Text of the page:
Sporting administrators around the world have agonised over whether transwomen athletes should be allowed to take part in elite competition. Moves by two sports in the past week to effectively ban most transwomen have increased pressure on policymakers to clarify their positions on an issue that resonates far beyond the sporting arena.
Following months of research and input from legal, scientific and athletic perspectives, Fina, the governing body of elite swimming, ruled last weekend that transwomen would not be allowed to compete in women’s events if they had experienced male puberty.
Rugby League announced two days later that it too would bar transwomen from international competition, pending further research into the potential risks of allowing them to participate.
The decisions have drawn the ire of transgender rights advocates and sparked further debate among sports executives over the criteria for eligibility in elite events, as several more federations mull their own policies for trans athletes.
“The fundamental circle to square is this debate of inclusivity versus fairness,” said one sporting official briefed on transgender policy formation. “When the two clash, we want to encourage participation but it has to be trumped by fairness. It’s hellishly, hellishly difficult.”
The ban in swimming — the first by a marquee Olympic sport — came after Lia Thomas in March become the first known transgender woman to win a US national collegiate swimming title.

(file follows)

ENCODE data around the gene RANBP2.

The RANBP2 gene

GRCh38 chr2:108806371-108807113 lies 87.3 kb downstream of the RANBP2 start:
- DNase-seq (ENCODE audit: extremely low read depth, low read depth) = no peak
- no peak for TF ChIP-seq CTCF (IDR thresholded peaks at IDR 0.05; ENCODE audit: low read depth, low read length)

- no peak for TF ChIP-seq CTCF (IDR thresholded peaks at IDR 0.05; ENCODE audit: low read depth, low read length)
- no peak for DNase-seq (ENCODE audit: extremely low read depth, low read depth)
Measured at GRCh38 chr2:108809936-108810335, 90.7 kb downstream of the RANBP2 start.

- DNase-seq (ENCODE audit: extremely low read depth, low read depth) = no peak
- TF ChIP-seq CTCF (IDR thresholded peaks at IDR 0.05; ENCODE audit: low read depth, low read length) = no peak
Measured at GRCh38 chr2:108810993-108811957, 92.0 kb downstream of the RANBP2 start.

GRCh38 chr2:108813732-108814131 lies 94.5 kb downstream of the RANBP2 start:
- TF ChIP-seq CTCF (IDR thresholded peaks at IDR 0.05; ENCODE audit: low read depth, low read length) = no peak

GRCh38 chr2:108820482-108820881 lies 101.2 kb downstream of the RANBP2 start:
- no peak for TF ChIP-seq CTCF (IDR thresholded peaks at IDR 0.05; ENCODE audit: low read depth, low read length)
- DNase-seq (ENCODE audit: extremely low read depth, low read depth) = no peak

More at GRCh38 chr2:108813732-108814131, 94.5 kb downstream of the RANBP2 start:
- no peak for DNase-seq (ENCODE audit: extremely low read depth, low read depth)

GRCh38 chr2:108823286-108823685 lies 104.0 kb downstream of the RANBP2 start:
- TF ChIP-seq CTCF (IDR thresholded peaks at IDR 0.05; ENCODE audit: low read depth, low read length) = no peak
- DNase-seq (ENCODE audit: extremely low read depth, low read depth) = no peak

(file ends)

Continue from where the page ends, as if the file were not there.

A host of other international sport federations, including for football, badminton, cycling, hockey, athletics and lacrosse, have this month updated or said they intended to review rules governing gender eligibility.
Sports administrators are seeking to juggle a small but growing body of research on performance advantages by sex with efforts to preserve a spirit of inclusiveness.
Olivia Hunt, policy director for the US National Center for Transgender Equality, said the new Fina policy “really highlights the need for transgender and nonbinary athletes and their supporters to be more active in advocating for their rights to participate.”
She alluded to the backlash against Thomas, adding that “the swimming world’s outrageous reaction over the past few months to a single transwoman doing well in a single event makes it clear there are policymakers whose decisions are guided by a desire to ensure trans youth are excluded.”
Sebastian Coe, World Athletics president, said at an event in Hungary last week that the Fina ban was “in the best interests of its sport”, adding: “If we ever get pushed into a corner to that point where we are making a judgment about fairness or inclusion, I will always fall down on the side of fairness.”
Sports stakeholders say the flurry of policy formation on trans participation has come at the behest of the International Olympic Committee, which in November released a framework urging international sports federations to determine eligibility criteria for themselves.